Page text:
Taking the PSAT/NMSQT® test is excellent preparation for the SAT® test. But it also gives your child a chance to qualify as a National Merit® Scholar. This means potential recognition for academic achievement that can lead to scholarships, both from the National Merit® Corporation and from outside sources such as participating companies and colleges.
But how do you help your child prepare to achieve scores that lead to National Merit® qualification? National Merit® scholarships are not reserved for geniuses and academic whiz kids. There are several steps any parent can take and lots of help at hand.
If your child has already made it to Semifinalist, congratulations! See our advice on going from Semifinalist to Finalist
But if your child has yet to take the test, here are four ways you can help him or her prepare, no matter at what level your child is starting.
1. Understand the Test
The PSAT/NMSQT® test is scored in two main sections: Reading/Writing (Verbal) and Math. The Reading/Writing section tests on reading and grammar skills and the Math section requires work with and without a calculator. The score received on the PSAT/NMSQT® test will correspond with the score your child would have received on the SAT® test if he or she had taken it that same day. It is not expected, however, that an average 9th, 10th, or 11th grader taking the PSAT/NMSQT® test will score as high as an average student taking the SAT® test.|
2. Build Math Skills
To prepare for the Math section, your child will want to aim for mastery in a number of different areas, with a special focus on algebra, data analysis, and problem-solving. These are subjects that are already being taught in school. Your child’s grades in math classes are one indicator of performance, but anything from brush up work to more intensive study may be needed. Practice tests are a good way to get an idea of where your child stands with each skill. Extra work, including practice tests, can be found online.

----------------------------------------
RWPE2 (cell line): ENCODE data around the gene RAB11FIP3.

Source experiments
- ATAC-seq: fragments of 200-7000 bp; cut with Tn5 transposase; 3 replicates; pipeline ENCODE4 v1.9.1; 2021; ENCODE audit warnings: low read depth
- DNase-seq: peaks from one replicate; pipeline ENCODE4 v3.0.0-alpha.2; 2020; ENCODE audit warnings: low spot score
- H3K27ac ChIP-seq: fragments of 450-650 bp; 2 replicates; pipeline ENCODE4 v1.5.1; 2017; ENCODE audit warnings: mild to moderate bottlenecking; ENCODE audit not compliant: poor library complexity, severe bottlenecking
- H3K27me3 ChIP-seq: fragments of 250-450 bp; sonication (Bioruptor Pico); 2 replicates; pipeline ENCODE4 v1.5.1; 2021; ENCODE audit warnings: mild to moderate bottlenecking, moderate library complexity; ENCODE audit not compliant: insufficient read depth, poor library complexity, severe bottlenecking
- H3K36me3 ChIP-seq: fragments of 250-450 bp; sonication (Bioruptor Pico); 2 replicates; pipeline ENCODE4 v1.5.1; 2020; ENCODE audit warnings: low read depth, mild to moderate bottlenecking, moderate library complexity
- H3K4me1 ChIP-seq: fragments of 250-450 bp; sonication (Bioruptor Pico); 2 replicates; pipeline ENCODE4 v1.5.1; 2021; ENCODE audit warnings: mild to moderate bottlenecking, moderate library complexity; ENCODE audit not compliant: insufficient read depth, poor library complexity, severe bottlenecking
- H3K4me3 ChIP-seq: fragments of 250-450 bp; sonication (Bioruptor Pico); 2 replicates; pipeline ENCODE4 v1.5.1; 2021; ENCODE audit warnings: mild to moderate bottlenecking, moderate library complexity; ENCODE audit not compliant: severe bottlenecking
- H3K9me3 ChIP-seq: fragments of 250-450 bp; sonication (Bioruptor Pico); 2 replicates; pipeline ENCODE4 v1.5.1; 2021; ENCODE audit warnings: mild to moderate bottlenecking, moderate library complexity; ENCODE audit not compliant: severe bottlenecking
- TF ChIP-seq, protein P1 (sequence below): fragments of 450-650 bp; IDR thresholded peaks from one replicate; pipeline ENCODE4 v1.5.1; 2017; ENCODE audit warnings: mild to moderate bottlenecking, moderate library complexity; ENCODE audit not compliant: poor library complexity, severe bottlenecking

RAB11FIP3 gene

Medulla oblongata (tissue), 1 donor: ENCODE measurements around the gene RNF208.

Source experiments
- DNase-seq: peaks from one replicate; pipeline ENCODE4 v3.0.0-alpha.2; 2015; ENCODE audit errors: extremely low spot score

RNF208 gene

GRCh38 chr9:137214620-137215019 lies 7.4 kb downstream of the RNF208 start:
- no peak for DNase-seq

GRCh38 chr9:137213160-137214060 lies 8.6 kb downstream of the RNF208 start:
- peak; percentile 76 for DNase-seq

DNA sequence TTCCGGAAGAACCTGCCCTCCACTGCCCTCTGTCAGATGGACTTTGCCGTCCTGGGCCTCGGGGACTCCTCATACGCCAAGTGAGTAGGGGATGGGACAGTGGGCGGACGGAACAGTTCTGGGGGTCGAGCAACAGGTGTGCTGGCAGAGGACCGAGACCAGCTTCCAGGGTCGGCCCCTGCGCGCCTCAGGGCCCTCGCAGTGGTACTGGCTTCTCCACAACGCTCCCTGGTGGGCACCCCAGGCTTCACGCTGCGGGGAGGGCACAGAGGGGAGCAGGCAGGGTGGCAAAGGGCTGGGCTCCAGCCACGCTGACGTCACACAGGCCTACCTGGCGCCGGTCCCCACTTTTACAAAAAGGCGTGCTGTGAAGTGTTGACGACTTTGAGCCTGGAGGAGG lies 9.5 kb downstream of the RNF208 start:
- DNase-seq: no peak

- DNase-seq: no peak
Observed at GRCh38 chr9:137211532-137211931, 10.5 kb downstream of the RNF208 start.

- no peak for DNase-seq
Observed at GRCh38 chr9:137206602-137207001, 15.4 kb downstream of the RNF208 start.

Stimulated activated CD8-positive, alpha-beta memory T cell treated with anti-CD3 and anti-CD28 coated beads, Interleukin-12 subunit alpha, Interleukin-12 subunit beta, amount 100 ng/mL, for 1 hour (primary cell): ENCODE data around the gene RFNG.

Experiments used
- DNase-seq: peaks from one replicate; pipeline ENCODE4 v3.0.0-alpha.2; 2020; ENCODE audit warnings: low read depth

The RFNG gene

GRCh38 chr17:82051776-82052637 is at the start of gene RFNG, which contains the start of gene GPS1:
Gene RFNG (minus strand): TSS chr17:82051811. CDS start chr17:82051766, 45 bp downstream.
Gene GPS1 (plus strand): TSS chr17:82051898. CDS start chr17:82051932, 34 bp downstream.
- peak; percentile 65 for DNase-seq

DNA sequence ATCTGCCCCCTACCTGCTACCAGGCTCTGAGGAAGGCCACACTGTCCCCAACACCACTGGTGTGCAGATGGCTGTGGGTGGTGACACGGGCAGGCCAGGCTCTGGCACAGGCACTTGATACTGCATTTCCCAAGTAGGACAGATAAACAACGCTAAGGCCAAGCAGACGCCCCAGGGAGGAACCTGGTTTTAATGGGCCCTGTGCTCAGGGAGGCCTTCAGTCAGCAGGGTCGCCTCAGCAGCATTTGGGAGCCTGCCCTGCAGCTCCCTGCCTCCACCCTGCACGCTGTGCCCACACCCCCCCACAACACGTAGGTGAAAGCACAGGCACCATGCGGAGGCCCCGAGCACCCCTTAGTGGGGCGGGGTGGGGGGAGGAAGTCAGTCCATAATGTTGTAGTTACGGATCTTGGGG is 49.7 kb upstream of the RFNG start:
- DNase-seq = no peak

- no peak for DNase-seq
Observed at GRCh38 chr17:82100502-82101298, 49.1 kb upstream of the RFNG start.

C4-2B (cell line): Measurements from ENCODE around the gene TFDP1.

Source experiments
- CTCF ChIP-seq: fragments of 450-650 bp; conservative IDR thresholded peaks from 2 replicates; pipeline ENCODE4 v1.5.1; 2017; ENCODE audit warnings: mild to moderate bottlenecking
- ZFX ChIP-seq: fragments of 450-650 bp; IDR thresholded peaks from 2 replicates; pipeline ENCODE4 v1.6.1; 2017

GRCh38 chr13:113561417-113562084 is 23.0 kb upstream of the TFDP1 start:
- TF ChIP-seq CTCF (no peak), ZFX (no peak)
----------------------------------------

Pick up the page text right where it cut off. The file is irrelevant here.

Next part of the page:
Also, encourage your child to go “old school” and work without a calculator whenever possible, exercising that mental muscle and to memorize simple calculations. It also helps to explain problems and their solutions aloud to another person. See if your student can teach you the concepts he or she is learning. If so, you’re on the right track!
3. Read, Read, Read
Building verbal skills begins with reading. Encourage your child to read for fun. See if your whole family can make a discipline of less screen time and more page time this school year. (And that means an added bonus for you. Surely there’s some reading list you’ve been meaning to catch up on!) Make the atmosphere for reading relaxing. Pop popcorn, make lemonade, string a hammock, turn off the phones—anything that helps.
And while young adult novels or comic books can be well worth a Saturday afternoon, they have limited potential in terms of National Merit® prep. The goal here is to start reaching for college-level material. Have your child choose from a recommended reading list for college freshman.
You might also consider purchasing copies of the books so your child can write in them. Circling unfamiliar words and looking them up (especially with an old-fashioned paper dictionary) is a great way to build vocabulary. Analyzing the author’s intent—identifying themes and repeated motifs or even dialoguing with the author in the margin notes (i.e., “Melville, what were you thinking?? 20 pages about blubber?”) — can provide lively ways of interacting with the text and build analytical skills.
Finally, lots of free practice for vocabulary, grammar, sentence structure, and analysis can be found online.
4. Get Extra Prep and Practice
It’s not all up to you. (Insert sigh of relief here.) There are many outside resources to help your child. This includes all the free online practice tests and quizzes in key subject areas as well as the academic counseling staff at your child’s school.
There are also some amazing opportunities available for African-American and Latino students interested in additional scholarship and leadership training. The United Negro College Fund and Subiendo Academy, for example, offer many opportunities to explore.
And if you believe hands-on test prep and tutoring services are a good fit for your family, or to explore the possibilities, contact KD College Prep. We believe that scholarships and high achievement aren’t just for the lucky few. We’re the lucky ones, actually. We love to provide PSAT/NMSQT® test prep tailored to any student’s needs and continue with your family until your child is finished testing. Check out our current discounts!